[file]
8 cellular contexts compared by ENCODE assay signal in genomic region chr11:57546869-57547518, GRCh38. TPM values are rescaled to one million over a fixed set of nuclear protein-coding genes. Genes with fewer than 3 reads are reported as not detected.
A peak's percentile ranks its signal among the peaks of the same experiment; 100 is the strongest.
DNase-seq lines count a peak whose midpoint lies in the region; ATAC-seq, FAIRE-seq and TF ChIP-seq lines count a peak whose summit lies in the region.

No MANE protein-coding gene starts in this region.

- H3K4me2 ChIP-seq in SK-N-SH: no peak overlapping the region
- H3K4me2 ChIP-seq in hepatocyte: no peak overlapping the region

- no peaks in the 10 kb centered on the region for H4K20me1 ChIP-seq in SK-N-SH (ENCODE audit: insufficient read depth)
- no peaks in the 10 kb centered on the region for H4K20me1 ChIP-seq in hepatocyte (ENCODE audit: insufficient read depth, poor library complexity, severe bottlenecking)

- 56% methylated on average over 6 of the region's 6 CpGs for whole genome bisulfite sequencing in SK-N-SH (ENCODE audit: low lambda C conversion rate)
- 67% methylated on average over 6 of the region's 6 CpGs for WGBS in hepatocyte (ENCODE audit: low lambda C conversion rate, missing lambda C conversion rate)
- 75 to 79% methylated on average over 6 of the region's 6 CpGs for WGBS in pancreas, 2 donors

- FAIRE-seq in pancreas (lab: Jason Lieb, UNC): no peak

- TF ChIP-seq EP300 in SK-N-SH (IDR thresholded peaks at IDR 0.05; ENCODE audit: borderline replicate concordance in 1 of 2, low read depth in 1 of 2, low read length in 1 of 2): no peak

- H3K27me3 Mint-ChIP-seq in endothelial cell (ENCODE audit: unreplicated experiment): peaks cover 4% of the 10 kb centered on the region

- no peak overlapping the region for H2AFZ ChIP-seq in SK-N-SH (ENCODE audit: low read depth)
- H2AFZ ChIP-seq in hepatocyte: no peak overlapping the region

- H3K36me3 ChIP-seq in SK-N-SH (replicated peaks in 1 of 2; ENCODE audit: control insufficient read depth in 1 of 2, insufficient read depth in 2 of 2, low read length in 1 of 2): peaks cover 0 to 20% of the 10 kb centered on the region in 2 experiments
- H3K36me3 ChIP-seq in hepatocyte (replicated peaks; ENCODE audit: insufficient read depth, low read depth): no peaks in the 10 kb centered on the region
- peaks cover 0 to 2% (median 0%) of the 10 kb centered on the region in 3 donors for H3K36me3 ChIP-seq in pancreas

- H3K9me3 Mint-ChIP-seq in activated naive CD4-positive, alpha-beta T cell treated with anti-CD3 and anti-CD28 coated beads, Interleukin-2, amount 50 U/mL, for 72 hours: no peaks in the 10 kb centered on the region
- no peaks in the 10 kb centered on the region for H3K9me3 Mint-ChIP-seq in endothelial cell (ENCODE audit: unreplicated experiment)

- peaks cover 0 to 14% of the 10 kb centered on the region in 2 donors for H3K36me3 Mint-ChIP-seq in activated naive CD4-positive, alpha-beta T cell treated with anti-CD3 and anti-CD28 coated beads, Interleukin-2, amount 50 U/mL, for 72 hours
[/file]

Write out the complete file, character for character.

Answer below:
8 cellular contexts compared by ENCODE assay signal in genomic region chr11:57546869-57547518, GRCh38. TPM values are rescaled to one million over a fixed set of nuclear protein-coding genes. Genes with fewer than 3 reads are reported as not detected.
A peak's percentile ranks its signal among the peaks of the same experiment; 100 is the strongest.
DNase-seq lines count a peak whose midpoint lies in the region; ATAC-seq, FAIRE-seq and TF ChIP-seq lines count a peak whose summit lies in the region.

No MANE protein-coding gene starts in this region.

- H3K4me2 ChIP-seq in SK-N-SH: no peak overlapping the region
- H3K4me2 ChIP-seq in hepatocyte: no peak overlapping the region

- no peaks in the 10 kb centered on the region for H4K20me1 ChIP-seq in SK-N-SH (ENCODE audit: insufficient read depth)
- no peaks in the 10 kb centered on the region for H4K20me1 ChIP-seq in hepatocyte (ENCODE audit: insufficient read depth, poor library complexity, severe bottlenecking)

- 56% methylated on average over 6 of the region's 6 CpGs for whole genome bisulfite sequencing in SK-N-SH (ENCODE audit: low lambda C conversion rate)
- 67% methylated on average over 6 of the region's 6 CpGs for WGBS in hepatocyte (ENCODE audit: low lambda C conversion rate, missing lambda C conversion rate)
- 75 to 79% methylated on average over 6 of the region's 6 CpGs for WGBS in pancreas, 2 donors

- FAIRE-seq in pancreas (lab: Jason Lieb, UNC): no peak

- TF ChIP-seq EP300 in SK-N-SH (IDR thresholded peaks at IDR 0.05; ENCODE audit: borderline replicate concordance in 1 of 2, low read depth in 1 of 2, low read length in 1 of 2): no peak

- H3K27me3 Mint-ChIP-seq in endothelial cell (ENCODE audit: unreplicated experiment): peaks cover 4% of the 10 kb centered on the region

- no peak overlapping the region for H2AFZ ChIP-seq in SK-N-SH (ENCODE audit: low read depth)
- H2AFZ ChIP-seq in hepatocyte: no peak overlapping the region

- H3K36me3 ChIP-seq in SK-N-SH (replicated peaks in 1 of 2; ENCODE audit: control insufficient read depth in 1 of 2, insufficient read depth in 2 of 2, low read length in 1 of 2): peaks cover 0 to 20% of the 10 kb centered on the region in 2 experiments
- H3K36me3 ChIP-seq in hepatocyte (replicated peaks; ENCODE audit: insufficient read depth, low read depth): no peaks in the 10 kb centered on the region
- peaks cover 0 to 2% (median 0%) of the 10 kb centered on the region in 3 donors for H3K36me3 ChIP-seq in pancreas

- H3K9me3 Mint-ChIP-seq in activated naive CD4-positive, alpha-beta T cell treated with anti-CD3 and anti-CD28 coated beads, Interleukin-2, amount 50 U/mL, for 72 hours: no peaks in the 10 kb centered on the region
- no peaks in the 10 kb centered on the region for H3K9me3 Mint-ChIP-seq in endothelial cell (ENCODE audit: unreplicated experiment)

- peaks cover 0 to 14% of the 10 kb centered on the region in 2 donors for H3K36me3 Mint-ChIP-seq in activated naive CD4-positive, alpha-beta T cell treated with anti-CD3 and anti-CD28 coated beads, Interleukin-2, amount 50 U/mL, for 72 hours